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Sullivan: How Much Change Do You Expect?

Obama-superman.jpg We're an impatient nation. We want what we want when we want it. When someone promises us something we not only expect delivery, we expect immediate delivery and immediate, positive results. It's often childish and unrealistic, but it is what it is.

I have friends on the right and the left who are flummoxed by Barack Obama's presidency. He's either a radical power grabber or a compromising do-nothing depending on who you ask. The positions sometimes flip-flop based on the topic. I can't really answer the right's arguments because most are nonsense or pat political attacks, which is fine since that is the name of the game. But those on the left who wonder where all the Hope and Change was are either uninformed or crybabies.

So, I turn once again to Andrew Sullivan (a Conservative, no less) for the answers.

Here we are a year and a half in and what do we see?

An end to illegal torture of terror suspects. A beginning to a saner method of detaining, trying and convicting terror suspects.

Adept handling of the worst financial crisis and recession since the 1930s, leading to a profitable bank bailout (excluding Freddie and Fannie) and a return to growth. Check.

Salvaging of the automobile industry, which is now showing signs of life.

Passage of an ambitious stimulus package that has helped repair many crumbling parts of the US infrastructure and poured money into green industry.

The biggest social policy reform since LBJ - guaranteeing access to health insurance for all Americans.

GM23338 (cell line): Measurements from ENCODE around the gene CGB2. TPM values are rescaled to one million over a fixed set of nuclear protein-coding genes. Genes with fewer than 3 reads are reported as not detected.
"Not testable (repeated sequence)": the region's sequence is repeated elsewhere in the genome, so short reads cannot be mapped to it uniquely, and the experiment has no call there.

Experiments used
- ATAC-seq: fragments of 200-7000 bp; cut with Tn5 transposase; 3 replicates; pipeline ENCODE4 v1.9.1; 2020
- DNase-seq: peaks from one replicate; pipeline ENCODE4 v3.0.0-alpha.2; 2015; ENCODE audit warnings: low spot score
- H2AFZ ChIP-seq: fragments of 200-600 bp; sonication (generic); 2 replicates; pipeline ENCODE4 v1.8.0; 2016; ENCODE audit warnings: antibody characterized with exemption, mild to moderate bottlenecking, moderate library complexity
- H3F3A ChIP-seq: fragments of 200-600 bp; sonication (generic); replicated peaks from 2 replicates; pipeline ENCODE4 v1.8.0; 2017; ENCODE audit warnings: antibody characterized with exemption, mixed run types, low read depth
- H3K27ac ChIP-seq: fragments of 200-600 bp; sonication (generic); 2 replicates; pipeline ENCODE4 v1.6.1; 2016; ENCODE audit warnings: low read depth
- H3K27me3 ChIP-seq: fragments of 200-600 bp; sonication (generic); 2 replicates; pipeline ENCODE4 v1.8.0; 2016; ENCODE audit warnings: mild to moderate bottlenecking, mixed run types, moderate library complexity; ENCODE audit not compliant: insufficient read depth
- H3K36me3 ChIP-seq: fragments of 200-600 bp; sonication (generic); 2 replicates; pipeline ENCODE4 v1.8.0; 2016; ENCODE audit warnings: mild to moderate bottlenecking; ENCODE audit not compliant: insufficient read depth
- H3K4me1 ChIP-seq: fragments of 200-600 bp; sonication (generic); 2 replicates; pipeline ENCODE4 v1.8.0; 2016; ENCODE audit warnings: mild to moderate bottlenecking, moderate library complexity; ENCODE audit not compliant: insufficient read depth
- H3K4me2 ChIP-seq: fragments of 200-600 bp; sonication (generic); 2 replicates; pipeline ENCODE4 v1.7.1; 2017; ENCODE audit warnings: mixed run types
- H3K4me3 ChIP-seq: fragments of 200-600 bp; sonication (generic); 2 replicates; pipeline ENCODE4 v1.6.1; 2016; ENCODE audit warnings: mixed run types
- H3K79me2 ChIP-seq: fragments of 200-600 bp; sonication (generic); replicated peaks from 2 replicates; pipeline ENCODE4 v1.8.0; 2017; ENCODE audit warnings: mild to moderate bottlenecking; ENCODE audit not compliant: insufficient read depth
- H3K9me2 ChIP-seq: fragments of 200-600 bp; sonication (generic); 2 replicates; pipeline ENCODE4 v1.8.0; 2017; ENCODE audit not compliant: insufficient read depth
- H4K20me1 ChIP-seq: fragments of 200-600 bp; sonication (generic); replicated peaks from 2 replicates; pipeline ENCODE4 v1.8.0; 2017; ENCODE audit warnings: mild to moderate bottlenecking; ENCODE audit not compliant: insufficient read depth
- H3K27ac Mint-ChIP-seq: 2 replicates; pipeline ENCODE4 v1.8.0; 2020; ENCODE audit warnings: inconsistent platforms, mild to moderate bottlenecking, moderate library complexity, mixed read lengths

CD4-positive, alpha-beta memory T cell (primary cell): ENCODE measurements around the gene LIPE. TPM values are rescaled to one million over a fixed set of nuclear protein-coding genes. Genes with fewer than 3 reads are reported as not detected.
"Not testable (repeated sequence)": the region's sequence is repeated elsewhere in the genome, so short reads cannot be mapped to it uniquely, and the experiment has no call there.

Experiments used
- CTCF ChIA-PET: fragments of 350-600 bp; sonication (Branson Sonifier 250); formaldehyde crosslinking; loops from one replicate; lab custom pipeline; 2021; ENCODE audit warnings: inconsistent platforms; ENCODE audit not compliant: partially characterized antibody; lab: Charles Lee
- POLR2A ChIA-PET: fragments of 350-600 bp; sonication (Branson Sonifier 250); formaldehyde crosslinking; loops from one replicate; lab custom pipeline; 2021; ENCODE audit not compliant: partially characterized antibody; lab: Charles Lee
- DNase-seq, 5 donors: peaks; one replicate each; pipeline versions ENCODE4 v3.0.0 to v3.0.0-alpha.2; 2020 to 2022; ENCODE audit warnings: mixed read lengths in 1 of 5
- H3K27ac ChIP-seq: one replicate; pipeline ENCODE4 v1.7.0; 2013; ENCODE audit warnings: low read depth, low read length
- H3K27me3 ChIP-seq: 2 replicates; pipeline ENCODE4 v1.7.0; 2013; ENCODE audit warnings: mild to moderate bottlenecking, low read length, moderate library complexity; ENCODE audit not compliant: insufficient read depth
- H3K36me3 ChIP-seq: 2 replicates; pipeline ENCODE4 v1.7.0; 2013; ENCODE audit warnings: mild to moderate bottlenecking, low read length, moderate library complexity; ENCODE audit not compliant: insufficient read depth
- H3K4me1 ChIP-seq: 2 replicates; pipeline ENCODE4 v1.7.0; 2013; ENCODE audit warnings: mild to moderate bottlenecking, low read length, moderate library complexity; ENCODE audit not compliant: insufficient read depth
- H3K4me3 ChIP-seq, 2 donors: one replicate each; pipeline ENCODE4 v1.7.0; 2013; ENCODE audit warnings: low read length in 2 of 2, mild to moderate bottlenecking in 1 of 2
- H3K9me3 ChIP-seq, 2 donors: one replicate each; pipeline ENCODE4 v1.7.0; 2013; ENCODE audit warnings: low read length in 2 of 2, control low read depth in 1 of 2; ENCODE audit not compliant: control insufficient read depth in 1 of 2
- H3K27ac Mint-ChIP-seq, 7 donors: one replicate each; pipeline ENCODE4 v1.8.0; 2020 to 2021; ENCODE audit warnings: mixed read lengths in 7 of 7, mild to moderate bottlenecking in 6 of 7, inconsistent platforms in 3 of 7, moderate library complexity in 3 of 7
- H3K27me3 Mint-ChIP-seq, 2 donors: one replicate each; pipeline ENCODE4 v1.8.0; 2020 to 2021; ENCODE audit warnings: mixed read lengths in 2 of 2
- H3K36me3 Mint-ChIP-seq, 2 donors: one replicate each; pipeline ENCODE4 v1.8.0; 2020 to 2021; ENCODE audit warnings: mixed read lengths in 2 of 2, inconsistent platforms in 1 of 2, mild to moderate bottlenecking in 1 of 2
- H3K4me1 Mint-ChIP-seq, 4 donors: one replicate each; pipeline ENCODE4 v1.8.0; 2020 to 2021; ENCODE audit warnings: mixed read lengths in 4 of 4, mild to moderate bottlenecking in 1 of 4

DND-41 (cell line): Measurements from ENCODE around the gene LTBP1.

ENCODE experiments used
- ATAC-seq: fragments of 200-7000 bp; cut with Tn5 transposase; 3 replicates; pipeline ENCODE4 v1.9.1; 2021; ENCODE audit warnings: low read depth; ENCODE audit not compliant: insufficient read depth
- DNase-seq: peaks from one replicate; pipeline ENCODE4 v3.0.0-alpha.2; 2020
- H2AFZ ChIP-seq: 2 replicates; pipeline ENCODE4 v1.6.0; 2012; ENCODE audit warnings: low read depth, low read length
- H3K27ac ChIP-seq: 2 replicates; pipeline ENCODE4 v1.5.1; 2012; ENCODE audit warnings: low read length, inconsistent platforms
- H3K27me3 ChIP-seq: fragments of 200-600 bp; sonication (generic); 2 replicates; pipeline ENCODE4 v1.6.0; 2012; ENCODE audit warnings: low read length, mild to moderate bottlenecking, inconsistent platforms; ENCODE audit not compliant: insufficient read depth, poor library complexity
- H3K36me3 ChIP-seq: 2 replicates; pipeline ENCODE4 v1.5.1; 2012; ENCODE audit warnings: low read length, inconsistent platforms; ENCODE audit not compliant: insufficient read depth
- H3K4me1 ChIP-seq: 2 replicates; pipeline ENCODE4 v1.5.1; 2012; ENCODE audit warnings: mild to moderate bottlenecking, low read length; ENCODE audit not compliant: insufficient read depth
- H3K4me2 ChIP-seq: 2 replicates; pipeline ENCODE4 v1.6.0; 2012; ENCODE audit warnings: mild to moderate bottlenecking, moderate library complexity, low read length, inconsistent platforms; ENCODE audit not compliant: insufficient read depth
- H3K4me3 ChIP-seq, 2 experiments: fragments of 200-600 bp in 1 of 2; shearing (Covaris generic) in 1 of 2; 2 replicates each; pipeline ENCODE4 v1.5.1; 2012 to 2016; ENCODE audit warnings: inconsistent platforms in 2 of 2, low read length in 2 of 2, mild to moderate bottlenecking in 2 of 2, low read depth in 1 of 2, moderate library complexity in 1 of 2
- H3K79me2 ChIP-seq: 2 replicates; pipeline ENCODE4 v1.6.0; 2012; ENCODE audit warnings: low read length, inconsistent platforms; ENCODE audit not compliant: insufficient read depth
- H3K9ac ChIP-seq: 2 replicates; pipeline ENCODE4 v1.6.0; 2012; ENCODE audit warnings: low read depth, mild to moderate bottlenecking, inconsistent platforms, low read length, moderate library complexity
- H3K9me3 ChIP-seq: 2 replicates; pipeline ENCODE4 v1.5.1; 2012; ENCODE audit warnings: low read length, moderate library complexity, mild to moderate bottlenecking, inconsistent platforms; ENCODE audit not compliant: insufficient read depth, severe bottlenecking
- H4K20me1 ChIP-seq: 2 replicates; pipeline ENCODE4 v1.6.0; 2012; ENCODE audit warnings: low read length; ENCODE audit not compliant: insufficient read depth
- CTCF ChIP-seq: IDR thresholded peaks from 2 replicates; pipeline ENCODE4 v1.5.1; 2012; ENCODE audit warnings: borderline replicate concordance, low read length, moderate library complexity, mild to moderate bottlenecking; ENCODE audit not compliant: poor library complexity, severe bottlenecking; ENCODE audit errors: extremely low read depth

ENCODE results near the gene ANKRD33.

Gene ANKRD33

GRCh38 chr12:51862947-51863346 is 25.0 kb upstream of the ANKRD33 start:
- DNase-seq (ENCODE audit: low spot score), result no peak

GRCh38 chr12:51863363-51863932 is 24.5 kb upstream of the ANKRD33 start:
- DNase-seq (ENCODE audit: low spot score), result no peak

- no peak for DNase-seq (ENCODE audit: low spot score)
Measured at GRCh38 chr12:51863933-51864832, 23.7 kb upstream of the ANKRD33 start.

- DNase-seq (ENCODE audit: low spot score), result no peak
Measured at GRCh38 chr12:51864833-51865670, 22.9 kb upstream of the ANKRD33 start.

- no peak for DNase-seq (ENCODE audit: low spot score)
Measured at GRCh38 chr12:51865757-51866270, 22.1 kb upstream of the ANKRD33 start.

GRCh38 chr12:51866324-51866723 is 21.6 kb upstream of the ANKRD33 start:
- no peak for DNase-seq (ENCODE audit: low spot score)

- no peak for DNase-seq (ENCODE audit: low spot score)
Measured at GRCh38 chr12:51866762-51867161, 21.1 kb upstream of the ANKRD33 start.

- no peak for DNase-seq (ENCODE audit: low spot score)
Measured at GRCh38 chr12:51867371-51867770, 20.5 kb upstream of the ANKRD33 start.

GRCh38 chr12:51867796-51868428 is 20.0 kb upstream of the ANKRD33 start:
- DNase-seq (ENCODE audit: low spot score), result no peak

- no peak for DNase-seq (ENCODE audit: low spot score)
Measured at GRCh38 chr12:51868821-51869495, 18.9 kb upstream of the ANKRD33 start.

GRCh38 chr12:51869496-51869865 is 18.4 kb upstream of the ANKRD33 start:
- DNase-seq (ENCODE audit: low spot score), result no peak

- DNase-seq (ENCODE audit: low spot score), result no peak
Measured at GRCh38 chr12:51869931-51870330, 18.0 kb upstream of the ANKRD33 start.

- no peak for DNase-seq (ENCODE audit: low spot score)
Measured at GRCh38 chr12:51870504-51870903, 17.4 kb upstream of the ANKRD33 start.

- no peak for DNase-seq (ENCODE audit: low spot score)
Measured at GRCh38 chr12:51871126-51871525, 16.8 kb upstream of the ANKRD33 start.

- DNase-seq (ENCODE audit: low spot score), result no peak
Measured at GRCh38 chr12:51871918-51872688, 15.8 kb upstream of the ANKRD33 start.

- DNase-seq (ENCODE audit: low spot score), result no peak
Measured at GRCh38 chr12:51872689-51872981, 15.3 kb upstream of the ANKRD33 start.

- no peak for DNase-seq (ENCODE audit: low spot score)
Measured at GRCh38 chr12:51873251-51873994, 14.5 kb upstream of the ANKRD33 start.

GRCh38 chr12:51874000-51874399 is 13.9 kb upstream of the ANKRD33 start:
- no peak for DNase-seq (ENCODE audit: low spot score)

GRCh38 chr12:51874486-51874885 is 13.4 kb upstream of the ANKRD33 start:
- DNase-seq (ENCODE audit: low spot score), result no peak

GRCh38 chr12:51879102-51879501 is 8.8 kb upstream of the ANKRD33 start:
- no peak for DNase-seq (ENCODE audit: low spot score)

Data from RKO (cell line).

Financial re-regulation of an out-of-control Wall Street, and the beginnings of real scrutiny (see Goldman) of the self-serving corruption at the heart of the financial industry.

Repaired relations with Russia, leading to a new START treaty, and better relations with China, leading to a revaluation of the yuan.

Joint Chiefs' endorsement of ending Don't Ask Don't Tell.

A tough re-balancing of the US position in the Middle East, away from the Likudnik-oriented jerking knees of the last eight years, and an assertion that US foreign policy should be conducted to advance the interests of the United States, not the interests of a belligerent faction in a foreign country.

Yes, there are policy decisions I disagree with and there are issues I wish he/we could move on in a more effective and expedient way, but come on...this is a nation of 400 million people led by a polarized federal government. Let's get real.

Or, I'll let Sullivan say it again, "Change we can believe in? How much more could you possibly have asked for in eighteen months?"

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